How to Convert Water Into Fuel by Building a DIY Oxyhydrogen Generator

1,204,635

3,092

890

About: Random Weekend Projects

Intro: How to Convert Water Into Fuel by Building a DIY Oxyhydrogen Generator

Here's how to build a sexy looking generator that uses electricity to convert water into an extremely powerful fuel!  In this project, you'll learn how to build an OxyHydrogen generator from scratch.

Step 1: What Is an OxyHydrogen Generator?

An oxyhydrogen generator, like this one, uses electricity from your car battery to split water into hydrogen and oxygen gasses.  (Electricity + 2H20 --> 2H2 + O2)  Together, these make a fuel that is much more powerful than gasoline, and the only emission released is—water!

Of course, to be a completely clean fuel, the electricity used to generate the gas needs to be from a clean source.  Solar, wind, or water power could be a few examples.  

This video shows step-by-step how to make one.  

NOTE: The amount of electrical energy required to make the gas is more than the energy you can obtain from it.  This is NOT an energy generator so much as it is an energy converter.  

Step 2: Getting Metal for the Generator Plates

For this project, you're going to need some stainless steel and some ABS pipe fittings. I visited a local fabrication company, and not only did they have plenty of scrap metal to choose from, they were even willing to help me cut it to custom sizes. A job that would have taken me hours with a pair of tin snips and a hacksaw took only a matter of minutes with their equipment.

I used 20 gauge stainless steel, and with the help of their hydraulic punch, cut precise holes in the tops and bottoms of the plates. When finished, I had 12 plates measuring 3" x 6", 4 plates at 1-1/2" x 6", and three 1" connector bands that were 6", 4-1/2", and 3 1/4". A belt sander was used for smoothing down the jagged edges around the hole.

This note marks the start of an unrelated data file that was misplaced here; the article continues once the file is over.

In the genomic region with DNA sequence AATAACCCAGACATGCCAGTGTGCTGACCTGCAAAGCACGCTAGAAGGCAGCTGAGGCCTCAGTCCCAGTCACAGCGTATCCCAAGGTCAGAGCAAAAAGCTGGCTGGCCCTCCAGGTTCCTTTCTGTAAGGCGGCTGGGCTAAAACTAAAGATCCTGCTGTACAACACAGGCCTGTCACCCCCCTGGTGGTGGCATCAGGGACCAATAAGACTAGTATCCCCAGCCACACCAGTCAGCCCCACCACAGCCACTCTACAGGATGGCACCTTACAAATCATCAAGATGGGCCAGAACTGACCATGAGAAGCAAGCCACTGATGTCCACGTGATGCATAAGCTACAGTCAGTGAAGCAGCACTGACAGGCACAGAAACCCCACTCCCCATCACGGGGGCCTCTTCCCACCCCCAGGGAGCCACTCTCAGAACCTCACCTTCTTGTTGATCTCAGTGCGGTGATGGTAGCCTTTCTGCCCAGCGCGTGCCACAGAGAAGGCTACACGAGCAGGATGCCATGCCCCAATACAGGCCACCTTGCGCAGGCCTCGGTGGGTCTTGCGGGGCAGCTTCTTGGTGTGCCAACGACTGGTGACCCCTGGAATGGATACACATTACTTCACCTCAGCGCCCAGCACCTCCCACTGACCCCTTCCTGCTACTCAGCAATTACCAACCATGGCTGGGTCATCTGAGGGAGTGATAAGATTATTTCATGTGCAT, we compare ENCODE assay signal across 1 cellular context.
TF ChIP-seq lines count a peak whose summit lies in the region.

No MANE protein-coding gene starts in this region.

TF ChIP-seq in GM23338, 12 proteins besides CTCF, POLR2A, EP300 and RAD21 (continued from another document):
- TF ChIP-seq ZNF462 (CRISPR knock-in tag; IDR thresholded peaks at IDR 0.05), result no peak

Step 3: Increasing the Plates Surface Area

Next I used 100 grit sandpaper to sand each of the plates diagonally. You can see the "X" pattern I sanded into both sides of the plates. This increases the surface area of the plate, and will assist in producing more gas.

Step 4: Configuring the Plate Assembly

The plates are joined in a configuration so that the 2 inner plates are connected to one electrical terminal, and the 2 outer plates connected to the other terminal.  Plastic rods, plastic washers, and stainless steel nuts help to form the proper electrical connections.

The generator plates are assembled in the order of plate, plastic washers, plate, stainless steel jam nuts until 8 plates have been connected.

To see a step-by-step of the generator plate assembly, watch that specific portion of the video here.

When the plates are assembled, a 4" ABS clean out plug is attached at the top with some stainless steel bolts.

Step 5: Making the Generator Body

The body is made from two 4" ABS clean out adapters, with a 4" plug inverted and cemented into the bottom. A 4" tube of acrylic or ABS makes the body, and the generator plates and cap screw down into the top.

A water bubbler is made in a similar fashion out of 2" clear acrylic tubing, but needs a way to clip onto the side.

Step 6: Making Clips for the Bubbler

Clips can be made from scrap acrylic or ABS tubing, and glued to the side of the body.

To make these clips, I cut 3/4" off the 2" tubing I used to make the bubbler, then cut the top 1/3" off to form a claw.  These were then cemented to acrylic rods, and attached to the side of the generator body.  

Step 7: Adding a Check Valve

Some poly tube, and a one-way check valve is added to the top elbow, making sure the valve will let gas out, but nothing back in.

Step 8: Making the Electrolyte

The electrolyte is distilled water and about 2-4 teaspoons of KOH (potassium hydroxide). Salt or baking soda could also be used, but may dirty and corrode the plates over time.

I stirred the KOH flakes into the water, then used a coffee filter to strain the solution into the generator casing (after it had been cleaned thoroughly).  

Note: Potassium Hydroxide is caustic and can burn the skin.  Avoid direct contact!  

Step 9: Finishing Touches

Water is added to the bubbler, then the cap is put back on, and the poly tubes are hooked up.

I tested it out with a 12 volt car battery and some jumper cables. The gas formed is collected it in a small water bottle, and ignited with a flame.

On 12 volts, this produces about 1.5 LPM.  I also hooked it to 2 car batteries in series, and on this higher 24 voltage, the system produced over 5 LPM and filled up a gallon milk jug in 38 seconds!